Bomb blasts in Peshawar and Gilgit Baltistan on Thursday serve to remind that the problems Pakistan faces today are in no way restricted to North Waziristan Agency (NWA). The militant network is vast, ranging from the hills of FATA to the shores of Karachi, and there is no doubting the fact that it is still very much intact. They have incurred losses, abandoned certain strongholds, but they have not been decisively degraded. Old alliances have broken to give birth to fresh partnerships, some opting out and others uniting for their survival.

As Operation Zarb-e-Azb continues absent transparency and accountability in NWA, the bomb squad in Peshawar defused no less than six bombs on Thursday alone. The one that they couldn’t get to in time went off in a coaster leaving at least seven people dead and several injured. AIG Shafqat Malik described it as the “worst day” in his “professional career” and warned of the “tough days” that lie ahead. He also revealed that the bombs were of “advanced quality”, and “a pipe-bomb had the expertise only possessed by al-Qaeda”. These observations are not to be taken lightly.

Is this the backlash that everyone had expected in major urban centers in Punjab? How much space and material do the militants occupy in Peshawar allowing them to plant seven advanced bombs in a single day? Have efforts been made to identify suppliers, supply routes and buyers? Isn’t this what you call an intelligence failure? Is al-Qaeda enhancing its role in Pakistan by collaborating with other factions such as the Mohmand Taliban and Jundullah? Also, is it not an assumption that the military has completely abandoned terrorists or “assets” and decided to take them all on to remove the sword forever hanging over our heads? Its dealings with the Haqqani network, sectarian terrorists operating in Quetta and wider Balochistan as well as Punjab-based militants suggest otherwise. Can things be anything but ugly as long as this dangerous game of good terrorists and bad terrorists continues? Where does the Khyber-Pakhtunkhwa government come in all of this? Is KP Chief Minister Pervez Khattak doing anything to deal with terrorism?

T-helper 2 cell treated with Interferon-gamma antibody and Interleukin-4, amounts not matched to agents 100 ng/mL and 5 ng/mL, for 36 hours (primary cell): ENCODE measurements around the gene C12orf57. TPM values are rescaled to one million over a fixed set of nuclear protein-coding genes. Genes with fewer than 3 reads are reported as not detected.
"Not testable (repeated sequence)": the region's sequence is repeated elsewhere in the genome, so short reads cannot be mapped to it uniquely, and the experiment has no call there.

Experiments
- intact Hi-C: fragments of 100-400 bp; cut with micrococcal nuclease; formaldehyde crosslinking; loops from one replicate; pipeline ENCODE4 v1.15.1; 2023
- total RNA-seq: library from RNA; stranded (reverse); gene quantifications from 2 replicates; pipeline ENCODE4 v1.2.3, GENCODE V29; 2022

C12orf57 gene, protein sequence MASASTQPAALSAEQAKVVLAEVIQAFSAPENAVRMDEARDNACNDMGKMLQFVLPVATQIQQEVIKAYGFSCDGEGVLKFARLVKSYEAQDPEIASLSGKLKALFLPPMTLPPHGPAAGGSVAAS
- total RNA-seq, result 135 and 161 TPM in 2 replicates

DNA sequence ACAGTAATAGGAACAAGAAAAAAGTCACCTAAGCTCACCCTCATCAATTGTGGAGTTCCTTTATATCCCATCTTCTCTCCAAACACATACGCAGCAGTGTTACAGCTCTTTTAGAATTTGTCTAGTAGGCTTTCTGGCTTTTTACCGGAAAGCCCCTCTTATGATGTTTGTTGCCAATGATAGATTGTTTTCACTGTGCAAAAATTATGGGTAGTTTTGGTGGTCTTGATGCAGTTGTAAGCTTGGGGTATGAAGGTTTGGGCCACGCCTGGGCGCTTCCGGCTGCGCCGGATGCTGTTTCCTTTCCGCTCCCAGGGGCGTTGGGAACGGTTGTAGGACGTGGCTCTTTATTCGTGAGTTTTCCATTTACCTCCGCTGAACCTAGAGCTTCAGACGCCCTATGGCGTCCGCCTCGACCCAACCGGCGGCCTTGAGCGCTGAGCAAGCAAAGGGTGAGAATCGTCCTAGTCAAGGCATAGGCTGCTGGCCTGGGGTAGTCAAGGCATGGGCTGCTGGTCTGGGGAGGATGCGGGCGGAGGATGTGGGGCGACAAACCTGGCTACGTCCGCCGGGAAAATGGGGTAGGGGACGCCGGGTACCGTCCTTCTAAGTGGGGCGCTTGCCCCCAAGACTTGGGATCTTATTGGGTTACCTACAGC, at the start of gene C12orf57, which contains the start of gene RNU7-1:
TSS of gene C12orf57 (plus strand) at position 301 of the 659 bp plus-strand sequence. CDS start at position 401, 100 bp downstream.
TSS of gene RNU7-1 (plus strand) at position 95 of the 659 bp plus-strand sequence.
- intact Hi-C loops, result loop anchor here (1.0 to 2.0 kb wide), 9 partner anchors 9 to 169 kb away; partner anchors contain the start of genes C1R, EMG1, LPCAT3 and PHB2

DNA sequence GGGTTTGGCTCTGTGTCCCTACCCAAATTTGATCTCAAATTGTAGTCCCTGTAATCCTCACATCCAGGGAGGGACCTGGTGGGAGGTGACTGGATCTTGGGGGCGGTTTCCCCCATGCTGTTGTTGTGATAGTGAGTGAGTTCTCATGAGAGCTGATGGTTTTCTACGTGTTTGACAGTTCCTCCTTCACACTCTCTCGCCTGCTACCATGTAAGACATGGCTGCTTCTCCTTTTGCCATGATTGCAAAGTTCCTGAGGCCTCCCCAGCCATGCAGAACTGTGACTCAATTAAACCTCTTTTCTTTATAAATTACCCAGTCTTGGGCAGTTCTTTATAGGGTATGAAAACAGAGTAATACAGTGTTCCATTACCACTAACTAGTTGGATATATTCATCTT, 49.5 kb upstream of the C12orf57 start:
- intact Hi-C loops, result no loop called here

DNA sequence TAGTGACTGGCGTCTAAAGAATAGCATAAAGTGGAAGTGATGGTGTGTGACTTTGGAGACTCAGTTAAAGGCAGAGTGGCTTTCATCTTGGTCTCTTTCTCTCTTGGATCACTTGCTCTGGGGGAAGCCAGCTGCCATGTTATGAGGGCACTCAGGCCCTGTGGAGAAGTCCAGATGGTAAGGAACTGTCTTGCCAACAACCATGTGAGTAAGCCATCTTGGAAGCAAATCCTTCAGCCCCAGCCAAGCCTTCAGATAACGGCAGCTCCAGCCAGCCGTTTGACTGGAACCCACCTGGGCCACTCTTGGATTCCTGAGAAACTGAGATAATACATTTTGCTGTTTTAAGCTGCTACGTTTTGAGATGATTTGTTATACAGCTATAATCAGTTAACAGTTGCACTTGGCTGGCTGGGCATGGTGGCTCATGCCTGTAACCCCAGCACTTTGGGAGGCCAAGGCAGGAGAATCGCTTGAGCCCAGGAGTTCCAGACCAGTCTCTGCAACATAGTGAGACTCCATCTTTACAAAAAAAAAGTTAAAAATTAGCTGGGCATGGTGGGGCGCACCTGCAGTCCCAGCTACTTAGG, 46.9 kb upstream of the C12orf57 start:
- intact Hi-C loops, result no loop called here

A recurring theme in the nightmare that is Pakistan’s security situation is the consistent victimisation of minority communities. Once again, a passenger van en route Haramost valley in Gilgit Baltistan (GB), a predominantly Shia locality, was targeted by a roadside bomb, killing at least three people and injuring another ten. There seems to be no end in sight for the horrific sectarian violence in GB. Are the security forces doing anything at all to prevent the bloodshed? Or are they too busy strategising and accommodating assets in Parachinar against the will and interests of existing clans including the Turi tribe? Operation Zarb-e-Azb will prove to be an epic failure and a complete waste of time if the larger problem of militancy and extremism is not addressed and flawed strategies revised.